Liberal Christians should also be commended on their return to the ancient practices of our shared heritage. Contemplation and the cultivation of the inner life have long been a bedrock of Classical Christianity. Others outside of the Liberal stream have been pushing for this too. Richard Foster in his book, The Celebration of Discipline, calls for such a return. Fr. Richard Rohr has been actively calling Christians across the spectrum to contemplative prayer.
The Liberal approach to cultivating our inner lives with Christ through contemplative practices, however, needs to come with a few cautions:
First, self reflection and examination is necessary and good but can turn into navel gazing. The 16th century mystic Teresa of Ávila writes “It is foolish to think that we will enter heaven without entering into ourselves.” However, she also says “we shall advance more by contemplating the Divinity than by keeping our eyes fixed on ourselves.” If we are to develop our inner life the primary Classical aim is to abide more fully with the Holy Spirit.
Second, the contemplative life within Liberal circles can easily slip into Gnosticism, whereby spiritual practices become a way of attaining special knowledge and encounters with God. The practices can give way to some self-perceived spiritual superiority. Classical Christianity understands that God is available not just in our spiritual practices but even the mundane. As Brother Lawrence in The Practice of The Presence of God writes, “Think often on God, by day, by night, in your business and even in your diversions. He is always near you and with you; leave him not alone.”
Third, the modern Liberal approach to these practices is prone to syncretism (mixing religious perspectives). To be fair, Christianity has adopted philosophical frameworks and practices from other religions throughout the centuries. However, whenever Classical Christianity engages in syncretism it does so in such a way that new ideas and practices are brought under the Lordship of Jesus Christ (and with great caution knowing that the Biblical witness strongly condemns syncretism with other religions). When Todd recommends someone like Jay McDaniel, he is implicitly suggesting that other religions have the same capacity to lead us to God as Christ does. Classical Christianity would outright deny this.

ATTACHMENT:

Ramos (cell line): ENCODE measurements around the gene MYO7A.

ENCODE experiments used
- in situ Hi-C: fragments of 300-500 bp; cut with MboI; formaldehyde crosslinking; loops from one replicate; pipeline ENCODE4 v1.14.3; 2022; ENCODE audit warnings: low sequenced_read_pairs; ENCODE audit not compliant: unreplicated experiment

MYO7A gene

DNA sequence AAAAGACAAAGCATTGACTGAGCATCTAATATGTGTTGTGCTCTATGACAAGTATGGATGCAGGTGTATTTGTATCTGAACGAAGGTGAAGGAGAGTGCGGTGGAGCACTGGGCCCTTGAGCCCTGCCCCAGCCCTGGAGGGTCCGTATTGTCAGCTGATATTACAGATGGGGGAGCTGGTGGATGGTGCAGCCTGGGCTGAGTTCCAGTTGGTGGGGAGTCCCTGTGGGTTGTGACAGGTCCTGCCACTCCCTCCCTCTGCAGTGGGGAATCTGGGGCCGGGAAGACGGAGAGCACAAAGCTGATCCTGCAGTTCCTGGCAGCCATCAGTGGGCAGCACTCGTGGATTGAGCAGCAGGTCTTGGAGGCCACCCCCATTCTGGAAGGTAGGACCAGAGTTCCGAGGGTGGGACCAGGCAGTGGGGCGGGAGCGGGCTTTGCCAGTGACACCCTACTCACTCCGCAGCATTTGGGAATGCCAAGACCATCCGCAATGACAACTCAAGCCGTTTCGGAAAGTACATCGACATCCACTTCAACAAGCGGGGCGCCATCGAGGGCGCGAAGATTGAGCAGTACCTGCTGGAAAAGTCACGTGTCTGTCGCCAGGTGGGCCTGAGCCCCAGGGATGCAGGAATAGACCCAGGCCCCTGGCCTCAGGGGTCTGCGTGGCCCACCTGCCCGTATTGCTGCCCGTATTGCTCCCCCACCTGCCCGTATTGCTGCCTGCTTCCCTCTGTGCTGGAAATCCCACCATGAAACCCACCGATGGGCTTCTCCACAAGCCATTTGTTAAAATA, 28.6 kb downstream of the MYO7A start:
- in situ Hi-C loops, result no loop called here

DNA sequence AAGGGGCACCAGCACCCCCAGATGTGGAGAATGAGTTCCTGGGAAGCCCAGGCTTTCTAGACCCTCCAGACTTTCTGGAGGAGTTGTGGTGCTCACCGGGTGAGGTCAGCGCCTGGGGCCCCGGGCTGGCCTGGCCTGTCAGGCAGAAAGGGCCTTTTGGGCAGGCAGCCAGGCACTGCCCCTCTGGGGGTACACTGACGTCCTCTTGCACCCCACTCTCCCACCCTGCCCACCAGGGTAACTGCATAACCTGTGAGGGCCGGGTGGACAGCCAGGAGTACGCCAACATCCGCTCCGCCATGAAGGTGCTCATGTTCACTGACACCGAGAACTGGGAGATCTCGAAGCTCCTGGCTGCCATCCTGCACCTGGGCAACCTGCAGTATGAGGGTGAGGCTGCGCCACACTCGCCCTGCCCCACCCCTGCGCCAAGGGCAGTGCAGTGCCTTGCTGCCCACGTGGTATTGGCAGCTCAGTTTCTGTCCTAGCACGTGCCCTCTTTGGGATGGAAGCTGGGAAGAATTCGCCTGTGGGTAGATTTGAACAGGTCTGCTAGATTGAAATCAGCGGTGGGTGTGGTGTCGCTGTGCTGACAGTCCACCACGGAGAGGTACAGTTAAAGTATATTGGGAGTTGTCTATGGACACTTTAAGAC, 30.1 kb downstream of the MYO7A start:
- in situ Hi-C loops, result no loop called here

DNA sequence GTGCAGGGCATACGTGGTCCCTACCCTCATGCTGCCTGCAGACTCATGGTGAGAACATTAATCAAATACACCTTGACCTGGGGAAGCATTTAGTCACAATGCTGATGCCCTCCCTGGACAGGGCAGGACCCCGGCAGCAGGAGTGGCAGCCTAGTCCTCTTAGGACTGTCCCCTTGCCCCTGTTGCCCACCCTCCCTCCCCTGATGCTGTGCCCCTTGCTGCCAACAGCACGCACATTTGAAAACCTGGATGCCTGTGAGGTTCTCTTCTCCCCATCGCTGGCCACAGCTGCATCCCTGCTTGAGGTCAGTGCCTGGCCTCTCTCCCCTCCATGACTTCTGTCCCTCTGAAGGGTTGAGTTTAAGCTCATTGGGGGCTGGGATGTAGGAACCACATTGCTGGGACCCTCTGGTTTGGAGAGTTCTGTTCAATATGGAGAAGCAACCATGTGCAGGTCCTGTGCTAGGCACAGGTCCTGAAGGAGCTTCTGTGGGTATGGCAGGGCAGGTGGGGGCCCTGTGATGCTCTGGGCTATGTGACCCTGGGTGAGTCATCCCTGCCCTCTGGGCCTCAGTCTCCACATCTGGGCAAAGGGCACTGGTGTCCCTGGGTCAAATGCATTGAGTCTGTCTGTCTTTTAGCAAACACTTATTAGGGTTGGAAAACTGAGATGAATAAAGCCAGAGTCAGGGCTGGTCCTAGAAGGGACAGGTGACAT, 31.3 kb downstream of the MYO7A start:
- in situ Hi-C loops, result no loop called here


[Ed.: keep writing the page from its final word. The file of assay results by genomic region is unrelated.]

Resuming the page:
Finally, Todd mentions that Liberal Christians enjoy the practice of “sharing sacred meals.” While table fellowship is an exemplary practice of Jesus in the gospels, the only sacred meal that Classical Christians are preoccupied with is the Eucharist. It is in the bread and wine that we truly encounter the sacred: we participate in the presence of Jesus. There is no spiritual practice that even comes close to this.
While there is much to be commended in Liberal Christianity’s return to ancient spiritual practices, there is just as much to be cautioned. Classical Christianity reminds us that Christ is to be found in all places and is available to all people. It teaches us that Jesus’ presence is not contingent upon our ability to find him but that he has made himself available to us through baptism and communion. In light of this, we pray not to develop rapport but to celebrate being in communion with the triune God.
In our next post, Mike will respond to the seventh point of Liberal Christianity: Jesus’ psychological insight into hypocrisy.